Monday, November 26, 2007

It's Always Sunny in Philadelphia, season three

The recently concluded third season of FX's It's Always Sunny in Philadelphia is definitely the most popular, although I don't think the ratings are exactly spectacular. But after being almost entirely obscure in its first season and only slightly less so in its second (despite the presence of Danny DeVito), it's become the go-to cult comedy hit, right behind 30 Rock in blogosphere and message-board popularity (this is based entirely on anecdotal evidence and is possibly in no way accurate). FX promoted the hell out of this season, and finally released the first two seasons on DVD; although they haven't announced a fourth-season pick-up, it seems far more likely than it was in the past.

And yet this was easily the show's worst season, one in which it really seemed like they were running out of ideas, in which the already ridiculous characters each became simply exaggerations of their one defining trait, and one in which DeVito's character was revealed to be entirely useless. It was also still very funny, and more daring than just about any comedy on TV, but I can't help but think that in the network's zeal to have more of the show that everyone's talking about, they've diluted what made it worth talking about in the first place.

The seven-episode first season was basically put together by actor/writers Rob McElhenney, Glenn Howerton and Charlie Day on their own, and the 10-episode second season had only two episodes with contributions from other writers. But this season's 15 episodes were penned by a variety of writers (still including the three stars), and it really seemed to me that the increased number of episodes stretched the show's creative resources too thin. The initial appeal of the show was in how it broke so many different taboos in each episode, but now that most of the obvious appalling ground has been covered, all that's left is for the plots to become more and more ridiculous, the characters less and less human. At first, they seemed to be clever exaggerations of the worst in human nature, but now Dennis' vanity, Mac's competitiveness, Dee's insecurity and Charlie's simple-mindedness have been distorted to the point of distraction. (Although admittedly I will never find Charlie's illiteracy not funny.)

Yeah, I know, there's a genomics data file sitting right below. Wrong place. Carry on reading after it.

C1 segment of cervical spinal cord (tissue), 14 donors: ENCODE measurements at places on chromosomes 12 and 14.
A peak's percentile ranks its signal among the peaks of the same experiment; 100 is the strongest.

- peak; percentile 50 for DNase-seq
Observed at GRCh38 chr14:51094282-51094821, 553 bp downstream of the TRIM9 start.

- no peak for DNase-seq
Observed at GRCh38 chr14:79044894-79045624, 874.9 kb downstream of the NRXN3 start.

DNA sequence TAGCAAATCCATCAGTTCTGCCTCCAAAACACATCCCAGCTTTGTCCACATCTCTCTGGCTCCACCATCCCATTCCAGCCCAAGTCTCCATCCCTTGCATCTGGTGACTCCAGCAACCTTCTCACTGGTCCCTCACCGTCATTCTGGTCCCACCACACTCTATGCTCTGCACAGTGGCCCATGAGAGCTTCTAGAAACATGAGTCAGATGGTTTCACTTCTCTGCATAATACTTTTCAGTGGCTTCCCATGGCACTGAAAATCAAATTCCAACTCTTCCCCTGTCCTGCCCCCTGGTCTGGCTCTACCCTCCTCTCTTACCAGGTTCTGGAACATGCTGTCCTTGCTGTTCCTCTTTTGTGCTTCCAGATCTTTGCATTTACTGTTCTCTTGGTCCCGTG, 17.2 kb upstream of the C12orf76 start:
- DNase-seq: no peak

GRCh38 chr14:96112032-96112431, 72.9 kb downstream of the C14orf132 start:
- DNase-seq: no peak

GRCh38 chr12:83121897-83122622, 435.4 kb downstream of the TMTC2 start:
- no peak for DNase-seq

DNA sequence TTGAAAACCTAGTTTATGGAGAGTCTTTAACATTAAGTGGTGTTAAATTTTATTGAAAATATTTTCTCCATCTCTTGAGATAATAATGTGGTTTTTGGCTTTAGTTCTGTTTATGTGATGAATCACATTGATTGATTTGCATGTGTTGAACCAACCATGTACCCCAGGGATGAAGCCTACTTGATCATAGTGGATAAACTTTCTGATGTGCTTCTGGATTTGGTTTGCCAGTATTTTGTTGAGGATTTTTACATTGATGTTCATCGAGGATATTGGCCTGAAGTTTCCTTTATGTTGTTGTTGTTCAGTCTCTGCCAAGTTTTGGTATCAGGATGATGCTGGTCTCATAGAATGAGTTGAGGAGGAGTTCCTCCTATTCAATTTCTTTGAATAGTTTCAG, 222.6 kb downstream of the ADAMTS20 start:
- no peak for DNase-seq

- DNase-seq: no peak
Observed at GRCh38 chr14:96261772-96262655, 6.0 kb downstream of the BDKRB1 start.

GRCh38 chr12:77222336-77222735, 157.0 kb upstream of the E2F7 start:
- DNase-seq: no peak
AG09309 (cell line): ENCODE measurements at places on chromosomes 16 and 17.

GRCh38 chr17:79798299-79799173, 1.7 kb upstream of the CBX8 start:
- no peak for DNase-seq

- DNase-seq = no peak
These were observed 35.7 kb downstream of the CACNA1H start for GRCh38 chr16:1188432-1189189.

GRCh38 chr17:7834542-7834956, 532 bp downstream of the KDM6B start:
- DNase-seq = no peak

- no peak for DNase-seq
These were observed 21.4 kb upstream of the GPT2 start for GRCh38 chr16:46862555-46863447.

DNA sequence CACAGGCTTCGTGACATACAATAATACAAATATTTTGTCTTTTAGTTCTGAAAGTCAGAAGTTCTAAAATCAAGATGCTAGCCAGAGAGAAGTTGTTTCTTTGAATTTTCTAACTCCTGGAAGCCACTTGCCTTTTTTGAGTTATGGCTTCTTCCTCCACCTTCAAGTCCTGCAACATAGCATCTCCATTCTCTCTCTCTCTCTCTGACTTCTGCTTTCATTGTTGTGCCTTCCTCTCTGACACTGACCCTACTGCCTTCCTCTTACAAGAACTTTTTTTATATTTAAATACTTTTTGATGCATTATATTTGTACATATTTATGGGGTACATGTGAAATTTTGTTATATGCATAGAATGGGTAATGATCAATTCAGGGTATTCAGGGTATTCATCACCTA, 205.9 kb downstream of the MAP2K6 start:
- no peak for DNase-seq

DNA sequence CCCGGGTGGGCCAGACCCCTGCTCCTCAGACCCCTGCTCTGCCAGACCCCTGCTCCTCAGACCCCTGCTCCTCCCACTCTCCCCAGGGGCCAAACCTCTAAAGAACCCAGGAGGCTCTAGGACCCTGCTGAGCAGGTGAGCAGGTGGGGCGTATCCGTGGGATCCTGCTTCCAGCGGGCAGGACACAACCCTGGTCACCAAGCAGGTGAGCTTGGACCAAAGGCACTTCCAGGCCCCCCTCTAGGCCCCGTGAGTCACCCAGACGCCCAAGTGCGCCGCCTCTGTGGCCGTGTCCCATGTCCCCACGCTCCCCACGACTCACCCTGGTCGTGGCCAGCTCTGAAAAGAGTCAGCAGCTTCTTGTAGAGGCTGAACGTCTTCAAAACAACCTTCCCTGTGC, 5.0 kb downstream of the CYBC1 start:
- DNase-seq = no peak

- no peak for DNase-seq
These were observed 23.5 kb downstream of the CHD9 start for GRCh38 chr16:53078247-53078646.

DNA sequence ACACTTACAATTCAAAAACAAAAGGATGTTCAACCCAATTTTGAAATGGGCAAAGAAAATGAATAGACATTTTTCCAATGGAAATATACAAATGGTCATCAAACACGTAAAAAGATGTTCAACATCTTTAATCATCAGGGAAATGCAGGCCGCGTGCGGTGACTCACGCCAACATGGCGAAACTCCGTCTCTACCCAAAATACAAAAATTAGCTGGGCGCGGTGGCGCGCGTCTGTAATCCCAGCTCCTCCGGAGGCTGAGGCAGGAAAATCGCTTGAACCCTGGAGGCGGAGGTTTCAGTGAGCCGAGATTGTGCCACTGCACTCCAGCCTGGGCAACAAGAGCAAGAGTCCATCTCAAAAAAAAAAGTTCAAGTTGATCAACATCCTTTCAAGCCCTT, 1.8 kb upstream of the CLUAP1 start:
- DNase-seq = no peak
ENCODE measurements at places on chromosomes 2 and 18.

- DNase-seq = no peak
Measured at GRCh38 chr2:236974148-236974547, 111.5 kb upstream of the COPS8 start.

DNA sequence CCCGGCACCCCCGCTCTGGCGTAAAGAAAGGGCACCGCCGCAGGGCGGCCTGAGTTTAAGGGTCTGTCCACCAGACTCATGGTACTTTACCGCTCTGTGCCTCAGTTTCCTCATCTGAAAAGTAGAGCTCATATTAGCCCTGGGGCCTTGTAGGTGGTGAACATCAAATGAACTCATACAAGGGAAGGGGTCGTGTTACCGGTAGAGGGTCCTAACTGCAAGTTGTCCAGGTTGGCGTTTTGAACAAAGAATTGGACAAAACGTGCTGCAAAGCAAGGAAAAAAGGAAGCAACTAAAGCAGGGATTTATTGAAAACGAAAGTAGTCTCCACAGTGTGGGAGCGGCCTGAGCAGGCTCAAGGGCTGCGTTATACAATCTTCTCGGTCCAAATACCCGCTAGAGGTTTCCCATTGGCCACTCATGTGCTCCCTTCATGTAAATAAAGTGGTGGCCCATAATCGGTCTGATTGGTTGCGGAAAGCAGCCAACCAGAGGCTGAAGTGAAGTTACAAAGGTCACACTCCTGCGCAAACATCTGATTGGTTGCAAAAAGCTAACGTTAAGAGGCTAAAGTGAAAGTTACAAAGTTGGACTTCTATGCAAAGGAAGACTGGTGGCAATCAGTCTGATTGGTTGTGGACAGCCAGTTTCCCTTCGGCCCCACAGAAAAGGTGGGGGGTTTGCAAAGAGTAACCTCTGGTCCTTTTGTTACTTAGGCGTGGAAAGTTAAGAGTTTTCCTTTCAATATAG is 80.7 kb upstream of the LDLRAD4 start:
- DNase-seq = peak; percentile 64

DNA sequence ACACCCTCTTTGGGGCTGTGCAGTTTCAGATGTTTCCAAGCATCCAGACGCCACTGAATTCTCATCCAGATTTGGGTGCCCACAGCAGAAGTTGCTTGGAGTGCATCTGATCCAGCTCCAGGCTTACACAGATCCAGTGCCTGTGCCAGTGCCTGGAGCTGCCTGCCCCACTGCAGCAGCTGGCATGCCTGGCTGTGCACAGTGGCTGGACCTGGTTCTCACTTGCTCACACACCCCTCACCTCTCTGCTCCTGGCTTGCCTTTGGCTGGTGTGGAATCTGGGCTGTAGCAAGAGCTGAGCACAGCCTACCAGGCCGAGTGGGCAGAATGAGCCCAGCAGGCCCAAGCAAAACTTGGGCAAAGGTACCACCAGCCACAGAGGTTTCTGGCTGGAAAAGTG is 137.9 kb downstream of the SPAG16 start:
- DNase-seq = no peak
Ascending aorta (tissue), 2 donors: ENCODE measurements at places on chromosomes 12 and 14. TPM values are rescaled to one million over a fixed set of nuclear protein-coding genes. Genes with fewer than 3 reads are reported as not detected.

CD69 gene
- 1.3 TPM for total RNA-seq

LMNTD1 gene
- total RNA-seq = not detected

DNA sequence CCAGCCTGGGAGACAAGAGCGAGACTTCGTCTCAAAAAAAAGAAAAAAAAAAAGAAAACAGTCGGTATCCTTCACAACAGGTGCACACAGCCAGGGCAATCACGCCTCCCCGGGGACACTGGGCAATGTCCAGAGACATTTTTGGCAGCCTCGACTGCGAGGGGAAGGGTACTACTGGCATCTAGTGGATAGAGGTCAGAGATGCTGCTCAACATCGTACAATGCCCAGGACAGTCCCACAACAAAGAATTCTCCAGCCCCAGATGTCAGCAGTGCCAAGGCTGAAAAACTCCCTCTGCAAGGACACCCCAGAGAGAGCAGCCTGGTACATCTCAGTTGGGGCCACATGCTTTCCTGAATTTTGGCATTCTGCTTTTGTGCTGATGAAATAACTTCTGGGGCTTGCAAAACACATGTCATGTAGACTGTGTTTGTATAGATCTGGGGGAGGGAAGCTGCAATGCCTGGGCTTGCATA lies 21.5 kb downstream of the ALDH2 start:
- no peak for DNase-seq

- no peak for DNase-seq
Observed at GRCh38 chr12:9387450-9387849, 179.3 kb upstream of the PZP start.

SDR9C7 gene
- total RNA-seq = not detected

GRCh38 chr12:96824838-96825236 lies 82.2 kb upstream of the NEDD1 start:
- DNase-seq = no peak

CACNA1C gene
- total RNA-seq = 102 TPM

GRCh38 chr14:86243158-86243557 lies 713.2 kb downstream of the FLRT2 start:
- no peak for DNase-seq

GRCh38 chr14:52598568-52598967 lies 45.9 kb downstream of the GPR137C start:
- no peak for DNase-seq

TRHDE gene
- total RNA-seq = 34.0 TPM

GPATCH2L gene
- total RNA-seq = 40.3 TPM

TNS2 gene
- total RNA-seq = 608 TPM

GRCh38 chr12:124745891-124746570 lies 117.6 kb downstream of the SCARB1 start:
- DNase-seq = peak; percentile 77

Last season's development of narrative continuity was a welcome change, but this season the dynamic between DeVito's Frank and his pseudo-children Dennis and Dee was basically abandoned, and he just became another one of the gang, and thus entirely superfluous. After discovering at the end of last season that Frank wasn't their actual dad (and that he probably was Charlie's), Dennis and Dee seem to have just decided to treat him like some guy they met, and the possibility of his relationship to Charlie was never really developed. Still, there were plenty of recurring characters and nods to past storylines, most of which paid off well (the McPoyles are best in small doses, but I was happy for the returns of The Waitress, Mac's dad and Stephen Collins as Dennis and Dee's real father, the only good person ever to appear on the show).

If FX does bring the show back for another season, I hope they'll reduce the order to a more manageable number, and that the creators will find a compelling new ways for the characters to relate to each other rather than just stand around in the same place reacting to the plot of the week. The early episodes were so funny as much because of their surprising newness as anything else, but like any show whose novelty wears off over time, Sunny needs to find a way to sustain itself long-term with more than just increasingly desperate attempts at shock. From this season at least, I'm not sure if they'll make it.

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